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What The Media Tell Americans About Free Enterprise

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Friday, June 30, 2000

Volume 8, Number 13

Kudos... To NBC’s Tim Russert

Self-designated "consumer advocate" — and newly-minted Green Party presidential nominee — Ralph Nader has been a leading cheerleader for the Justice Department’s prosecution of Microsoft for anti-trust violations. "We need to build on the lessons from the Internet and stop Microsoft’s efforts to transform the Internet into a private network dominated by a single, ruthless company," Nader argued in a column that was co-written by James Love, director of Nader’s Consumer Project on Technology, and posted on CNN.com back in November 1998. 

But now that he’s running for President, Nader has been forced to disclose that he owns more than $1,000,000 worth of stock in Cisco Systems, a single company that has near-total domination of some important Internet infrastructures. That would appear to contradict at least one of the rules for socially-responsible investing that Nader spelled out in June 18 Washington Post interview. "Number one, they’re not monopolists and number two, they don’t produce land mines, napalm, weapons," Nader told the Post’s Mike Allen.

On the June 25 Meet the Press, NBC’s Tim Russert confronted Nader and asked him about his hefty investment in Cisco Systems. He quoted from an article by Salon’s Joshua Micah Marshall entitled "Ralph Nader: Millionaire Hypocrite?" and read the following excerpt aloud:

"By many definitions the company in which Nader owns most of his stock, Cisco Systems, is a monopoly. Cisco controls a bit more than half of the overall data-networking market but has, for example, 89% of the market for high-end routers. Cisco does pursue many policies aimed at locking in its dominance of the router market and freezing out other competitors. Its market power is so great that three of its strongest competitors have simply dropped out of the running in the last year," Russert read to Nader.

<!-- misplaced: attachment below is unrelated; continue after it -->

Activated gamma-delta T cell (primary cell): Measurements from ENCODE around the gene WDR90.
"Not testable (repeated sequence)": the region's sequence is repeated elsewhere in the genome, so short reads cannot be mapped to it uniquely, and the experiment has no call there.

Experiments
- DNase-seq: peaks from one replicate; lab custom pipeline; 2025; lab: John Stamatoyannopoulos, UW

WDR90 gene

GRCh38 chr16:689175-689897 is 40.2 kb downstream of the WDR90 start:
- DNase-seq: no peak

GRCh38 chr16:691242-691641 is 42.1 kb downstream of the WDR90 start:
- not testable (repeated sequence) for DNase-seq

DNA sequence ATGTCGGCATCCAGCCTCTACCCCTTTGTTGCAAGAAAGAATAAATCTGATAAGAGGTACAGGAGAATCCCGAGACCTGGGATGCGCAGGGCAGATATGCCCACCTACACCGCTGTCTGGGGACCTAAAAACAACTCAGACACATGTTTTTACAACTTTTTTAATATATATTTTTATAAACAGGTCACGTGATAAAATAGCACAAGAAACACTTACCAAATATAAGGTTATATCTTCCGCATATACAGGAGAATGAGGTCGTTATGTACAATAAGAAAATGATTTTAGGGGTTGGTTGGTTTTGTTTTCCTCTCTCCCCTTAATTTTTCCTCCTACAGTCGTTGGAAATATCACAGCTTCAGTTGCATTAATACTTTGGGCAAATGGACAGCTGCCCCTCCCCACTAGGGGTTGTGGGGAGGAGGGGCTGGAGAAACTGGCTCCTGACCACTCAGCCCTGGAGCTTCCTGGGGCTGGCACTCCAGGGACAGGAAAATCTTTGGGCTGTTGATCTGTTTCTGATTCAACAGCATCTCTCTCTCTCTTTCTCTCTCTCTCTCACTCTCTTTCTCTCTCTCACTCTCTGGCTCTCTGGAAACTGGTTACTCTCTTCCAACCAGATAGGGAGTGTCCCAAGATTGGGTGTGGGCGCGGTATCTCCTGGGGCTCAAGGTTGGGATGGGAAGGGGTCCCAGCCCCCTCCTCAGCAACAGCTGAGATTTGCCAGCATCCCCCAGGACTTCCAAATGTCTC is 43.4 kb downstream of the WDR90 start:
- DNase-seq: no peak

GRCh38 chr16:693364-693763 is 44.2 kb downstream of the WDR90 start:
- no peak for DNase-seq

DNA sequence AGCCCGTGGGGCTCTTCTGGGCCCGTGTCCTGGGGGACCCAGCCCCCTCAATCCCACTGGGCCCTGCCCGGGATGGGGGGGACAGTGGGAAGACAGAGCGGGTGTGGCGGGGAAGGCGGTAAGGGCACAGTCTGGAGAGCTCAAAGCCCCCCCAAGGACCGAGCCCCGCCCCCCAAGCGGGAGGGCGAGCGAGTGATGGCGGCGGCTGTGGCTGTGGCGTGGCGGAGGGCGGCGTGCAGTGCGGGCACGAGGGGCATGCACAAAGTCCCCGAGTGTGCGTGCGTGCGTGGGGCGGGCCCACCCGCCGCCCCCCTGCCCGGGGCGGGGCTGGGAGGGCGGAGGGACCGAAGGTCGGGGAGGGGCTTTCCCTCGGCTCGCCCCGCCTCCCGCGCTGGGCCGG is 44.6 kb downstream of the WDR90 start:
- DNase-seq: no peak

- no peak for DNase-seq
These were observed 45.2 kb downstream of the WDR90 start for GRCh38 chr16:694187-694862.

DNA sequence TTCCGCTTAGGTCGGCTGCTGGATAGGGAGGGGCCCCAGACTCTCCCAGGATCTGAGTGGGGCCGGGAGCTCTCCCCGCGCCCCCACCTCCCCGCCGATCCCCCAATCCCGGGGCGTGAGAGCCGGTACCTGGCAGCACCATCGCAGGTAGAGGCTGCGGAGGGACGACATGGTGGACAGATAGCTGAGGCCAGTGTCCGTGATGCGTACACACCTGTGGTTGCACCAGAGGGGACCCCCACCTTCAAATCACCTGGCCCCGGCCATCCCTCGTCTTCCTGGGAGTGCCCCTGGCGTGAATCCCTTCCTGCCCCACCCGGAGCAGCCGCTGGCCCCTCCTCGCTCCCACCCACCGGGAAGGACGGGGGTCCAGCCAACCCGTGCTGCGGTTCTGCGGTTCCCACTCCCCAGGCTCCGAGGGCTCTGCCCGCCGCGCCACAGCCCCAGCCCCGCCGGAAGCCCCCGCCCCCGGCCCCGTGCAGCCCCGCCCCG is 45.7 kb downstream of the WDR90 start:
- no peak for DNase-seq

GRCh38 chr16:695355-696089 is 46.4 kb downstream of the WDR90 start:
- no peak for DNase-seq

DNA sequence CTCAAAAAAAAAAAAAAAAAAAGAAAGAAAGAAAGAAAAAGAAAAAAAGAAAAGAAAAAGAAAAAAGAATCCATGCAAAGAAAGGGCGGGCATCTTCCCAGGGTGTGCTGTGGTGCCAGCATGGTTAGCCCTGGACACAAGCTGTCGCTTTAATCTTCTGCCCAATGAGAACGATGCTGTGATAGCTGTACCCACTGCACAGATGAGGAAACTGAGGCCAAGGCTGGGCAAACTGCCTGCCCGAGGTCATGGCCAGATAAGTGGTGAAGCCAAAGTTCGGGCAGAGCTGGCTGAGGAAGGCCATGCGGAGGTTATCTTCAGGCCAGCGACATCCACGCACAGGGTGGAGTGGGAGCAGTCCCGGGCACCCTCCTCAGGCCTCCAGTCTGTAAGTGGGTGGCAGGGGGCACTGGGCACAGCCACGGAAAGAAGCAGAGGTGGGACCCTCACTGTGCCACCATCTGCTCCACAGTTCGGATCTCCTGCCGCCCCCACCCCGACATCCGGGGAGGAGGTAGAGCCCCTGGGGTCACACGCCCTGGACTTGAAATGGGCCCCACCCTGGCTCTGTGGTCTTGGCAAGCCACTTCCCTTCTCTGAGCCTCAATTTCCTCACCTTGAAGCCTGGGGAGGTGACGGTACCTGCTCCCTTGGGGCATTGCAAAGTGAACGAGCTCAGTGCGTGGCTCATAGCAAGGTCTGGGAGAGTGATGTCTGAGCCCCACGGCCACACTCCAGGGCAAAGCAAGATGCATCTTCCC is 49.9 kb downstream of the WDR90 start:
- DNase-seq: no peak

"You would criticize a traditional politician for not being more aggressive against corporate America," Russert told Nader, then asking, "Why don’t you speak out against Cisco, even though you have these holdings?"

Nader hedged. He allowed that he had "spoken out against Silicon Valley, which Cisco is a part," and said that if he reached the White House he’d "set up a special task force to monitor Cisco." But he refused to directly criticize either the company’s business practices or sizeable market share.

Not that he necessarily should — big isn’t synonymous with bad, after all. But Nader has made a very successful (and lucrative) career out of bashing big, bad business. He told the Post that his income from speeches alone has been about $200,000 to $300,000 a year for 30 years (much of which he’s plowed back into his non-profit, anti-business empire), all the while earning praise from the national media for his efforts on behalf of the little guy.

Nader still gets mostly good press; even as he seeks to transform his consumerite empire into a political force, most reporters did little besides chuckle at the irony of Ralph Nader, stock-owning millionaire. Kudos to NBC’s Tim Russert for confronting the Green candidate with the hypocrisy of his own record.

Rich Noyes


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